Lara Kahale 15’
“Before joining the program, I wasn't well aware of many health-related issues present in our side of the world. The MS-EPID program introduced me to global health issues and equipped me with tools to think outside the box and to tackle public health concerns with professionalism and competence. I am currently working in the field of Clinical Epidemiology and Methodology and my next aim is to build on these skills and tailor more community-important fields."
Moubadda Assi 15’
“FHS is the ideal home for capacity building and personality growth. Like any other academic program the benefits are unlimited, but the uniqueness of what it offers lies in the nurturing policy established by the members of this faculty. Above any other, the ultimate unspoken objective is developing self-belief and shaping characters. There is so much positivity surrounding the realms of FHS building, which encourages you to be proactive and motivated to maximize your exposure and learning curve during your tenure. In a world that dogmatically pursues binary visualizations and inferences of right and wrong, you are trained to leapfrog this delusion and realize that there is no right way, only a combination of perspectives and ideas where yours matters as well. This is primarily facilitated by the nature of the interactions and exchanges inside and outside classrooms where learning seems to flow bidirectionally.
The MS-Epidemiology program offers an array of polyvalent aptitudes that guarantee your professional relevance in almost every field. You are trained to gain statistical skills, which are coupled with sound and rigorous scientific methodologies that enable you to have a solid platform in designing studies. In parallel, you are shaped to be constructively critical of the material you come across, which is the primary way through which progress in scientific research occurs. The program prides itself in the cultural diversity of its students, thereby enabling unique exposure to different perspectives that are a reflection of the mixture of different social backgrounds.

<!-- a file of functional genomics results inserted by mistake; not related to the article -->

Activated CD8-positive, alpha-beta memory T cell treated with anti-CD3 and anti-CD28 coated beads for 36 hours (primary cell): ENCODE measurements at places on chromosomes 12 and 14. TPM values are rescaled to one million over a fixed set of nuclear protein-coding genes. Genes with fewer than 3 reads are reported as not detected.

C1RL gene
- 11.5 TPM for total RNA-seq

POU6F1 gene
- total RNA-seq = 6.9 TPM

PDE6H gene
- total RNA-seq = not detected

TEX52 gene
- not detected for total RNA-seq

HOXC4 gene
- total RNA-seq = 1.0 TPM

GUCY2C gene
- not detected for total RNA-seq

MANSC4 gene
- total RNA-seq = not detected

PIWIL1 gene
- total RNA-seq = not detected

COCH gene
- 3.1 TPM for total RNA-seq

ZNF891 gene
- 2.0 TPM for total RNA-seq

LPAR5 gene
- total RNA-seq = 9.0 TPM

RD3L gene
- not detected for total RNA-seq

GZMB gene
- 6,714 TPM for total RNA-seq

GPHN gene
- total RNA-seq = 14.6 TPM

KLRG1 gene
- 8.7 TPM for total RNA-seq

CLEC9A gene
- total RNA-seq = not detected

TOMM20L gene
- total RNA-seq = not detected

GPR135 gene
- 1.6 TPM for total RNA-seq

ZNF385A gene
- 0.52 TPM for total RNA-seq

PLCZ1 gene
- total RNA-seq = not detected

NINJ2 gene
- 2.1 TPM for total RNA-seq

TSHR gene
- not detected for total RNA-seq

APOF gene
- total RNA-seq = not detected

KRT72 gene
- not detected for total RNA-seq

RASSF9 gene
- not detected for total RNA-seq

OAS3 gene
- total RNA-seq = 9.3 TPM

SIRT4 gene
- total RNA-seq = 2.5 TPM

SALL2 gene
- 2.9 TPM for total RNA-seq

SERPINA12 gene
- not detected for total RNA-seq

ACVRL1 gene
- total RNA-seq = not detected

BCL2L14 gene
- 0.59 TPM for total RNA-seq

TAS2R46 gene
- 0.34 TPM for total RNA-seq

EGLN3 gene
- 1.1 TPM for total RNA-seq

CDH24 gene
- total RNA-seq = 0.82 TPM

The journey is a wholesome experience where one grows in every different aspect. This program helped me become a better data analyst, a better epidemiologist, a better public health professional, but more importantly a better human being.”
Antoine Hanna ’13
“My experience in this program showed me how important it is not only to treat all kinds of diseases, but also how crucial it is to promote adequate health behaviors and emphasize prevention through the efforts of organizations, communities and individuals. The MS-EPID program taught me the importance of research. Well-conducted research is vital to the success of health programs: it arms researchers with the evidence to go into the field and design studies that give policymakers the hard data with which to address the world’s problems.”
Nabil El-Ayoubi 10’
“The paradigm of richness in the heterogeneity of the students, the freedom of thought and expression, the holistic view of all health phenomena, as well as the compassionate health education and practice are among the many important things I learned and enjoyed while at FHS. But above all, the feeling of being at home was the most important asset of the years spent with this great team. As a neurologist undergoing a Subspecialty in Neuroimmunology/Multiple Sclerosis in the Therese and Nehme Tohme MS Center at AUBMC, the greatest pleasure is to see how the skills acquired at FHS helped me contribute in the Department I work at and how it even shaped my way of treating the patients. Thanks to these skills, I am now on the right track to USE AND GENERATE KNOWLEDGE.”
Zeinab Slim ’08
My experience during my MS-EPID was a comprehensive and holistic one involving growth at both the professional and personal levels. Throughout, I was extensively involved in various stages of research design and implementation. I gained valuable experience implementing national surveys, analyzing data using basic and advanced biostatistics skills as well as publishing and disseminating research results. I also had the opportunity to meet students of different cultural and educational backgrounds which allowed for stimulating exchanges of ideas.
Khalil Asmar ’06
“I chose the graduate program in epidemiology at AUB for two reasons: academic quality and standard of life. AUB offers high quality courses that provide students with up-to-date handling of epidemiology and all the necessary statistical tools and skills to follow a successful professional or academic path. The great thing about the Department of Epidemiology and Population Health at FHS is that it offers a wide variety of specialized courses and easy access to advanced computing resources and software. Based on my FHS credentials I was offered two scholarships to pursue my graduate studies, one in the U.S and the second in France.”